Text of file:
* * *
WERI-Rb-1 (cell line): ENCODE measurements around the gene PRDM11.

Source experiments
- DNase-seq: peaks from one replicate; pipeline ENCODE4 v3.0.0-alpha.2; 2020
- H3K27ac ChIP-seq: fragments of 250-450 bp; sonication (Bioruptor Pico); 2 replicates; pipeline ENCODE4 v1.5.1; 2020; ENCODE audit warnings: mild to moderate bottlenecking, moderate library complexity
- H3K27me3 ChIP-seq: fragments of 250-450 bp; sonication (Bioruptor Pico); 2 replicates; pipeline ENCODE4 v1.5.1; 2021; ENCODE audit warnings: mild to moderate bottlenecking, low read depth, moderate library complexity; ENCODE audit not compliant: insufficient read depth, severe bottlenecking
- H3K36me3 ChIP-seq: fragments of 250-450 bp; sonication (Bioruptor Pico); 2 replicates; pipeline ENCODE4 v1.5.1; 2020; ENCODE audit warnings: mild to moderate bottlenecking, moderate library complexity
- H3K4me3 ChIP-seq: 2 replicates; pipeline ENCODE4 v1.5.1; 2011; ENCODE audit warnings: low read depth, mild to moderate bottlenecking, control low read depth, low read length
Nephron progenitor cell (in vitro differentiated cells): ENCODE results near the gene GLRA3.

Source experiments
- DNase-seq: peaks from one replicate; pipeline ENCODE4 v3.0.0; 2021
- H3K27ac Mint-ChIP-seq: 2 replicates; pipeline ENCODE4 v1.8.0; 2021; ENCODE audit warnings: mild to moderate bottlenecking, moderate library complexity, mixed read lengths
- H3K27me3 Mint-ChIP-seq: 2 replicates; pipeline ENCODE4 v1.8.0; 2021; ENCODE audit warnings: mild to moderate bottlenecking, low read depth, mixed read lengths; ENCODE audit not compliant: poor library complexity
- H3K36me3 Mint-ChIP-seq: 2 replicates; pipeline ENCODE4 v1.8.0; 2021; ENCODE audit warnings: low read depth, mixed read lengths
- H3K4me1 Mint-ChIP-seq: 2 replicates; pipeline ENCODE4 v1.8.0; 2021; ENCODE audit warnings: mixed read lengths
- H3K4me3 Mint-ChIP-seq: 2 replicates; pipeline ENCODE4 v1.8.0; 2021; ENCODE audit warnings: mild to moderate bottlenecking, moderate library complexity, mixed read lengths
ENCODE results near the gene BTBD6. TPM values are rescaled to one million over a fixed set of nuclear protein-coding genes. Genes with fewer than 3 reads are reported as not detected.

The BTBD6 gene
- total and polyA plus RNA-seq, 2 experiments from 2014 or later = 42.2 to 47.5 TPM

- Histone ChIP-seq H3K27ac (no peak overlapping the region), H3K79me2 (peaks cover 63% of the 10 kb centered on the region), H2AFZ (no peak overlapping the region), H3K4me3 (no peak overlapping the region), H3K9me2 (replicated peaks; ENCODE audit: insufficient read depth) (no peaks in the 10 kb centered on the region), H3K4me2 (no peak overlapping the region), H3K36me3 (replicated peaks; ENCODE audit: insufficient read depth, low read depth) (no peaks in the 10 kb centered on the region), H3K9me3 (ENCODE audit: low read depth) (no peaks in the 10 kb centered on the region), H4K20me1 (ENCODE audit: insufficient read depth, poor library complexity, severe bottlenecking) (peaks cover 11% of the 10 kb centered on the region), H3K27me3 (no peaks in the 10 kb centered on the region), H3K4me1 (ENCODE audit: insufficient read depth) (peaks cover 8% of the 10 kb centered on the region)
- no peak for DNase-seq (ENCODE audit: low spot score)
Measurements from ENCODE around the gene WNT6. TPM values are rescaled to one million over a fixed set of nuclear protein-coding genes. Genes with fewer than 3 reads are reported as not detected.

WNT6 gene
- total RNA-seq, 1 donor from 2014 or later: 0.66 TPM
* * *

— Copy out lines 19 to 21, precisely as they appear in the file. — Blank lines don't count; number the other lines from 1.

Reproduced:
- Histone ChIP-seq H3K27ac (no peak overlapping the region), H3K79me2 (peaks cover 63% of the 10 kb centered on the region), H2AFZ (no peak overlapping the region), H3K4me3 (no peak overlapping the region), H3K9me2 (replicated peaks; ENCODE audit: insufficient read depth) (no peaks in the 10 kb centered on the region), H3K4me2 (no peak overlapping the region), H3K36me3 (replicated peaks; ENCODE audit: insufficient read depth, low read depth) (no peaks in the 10 kb centered on the region), H3K9me3 (ENCODE audit: low read depth) (no peaks in the 10 kb centered on the region), H4K20me1 (ENCODE audit: insufficient read depth, poor library complexity, severe bottlenecking) (peaks cover 11% of the 10 kb centered on the region), H3K27me3 (no peaks in the 10 kb centered on the region), H3K4me1 (ENCODE audit: insufficient read depth) (peaks cover 8% of the 10 kb centered on the region)
- no peak for DNase-seq (ENCODE audit: low spot score)
Measurements from ENCODE around the gene WNT6. TPM values are rescaled to one million over a fixed set of nuclear protein-coding genes. Genes with fewer than 3 reads are reported as not detected.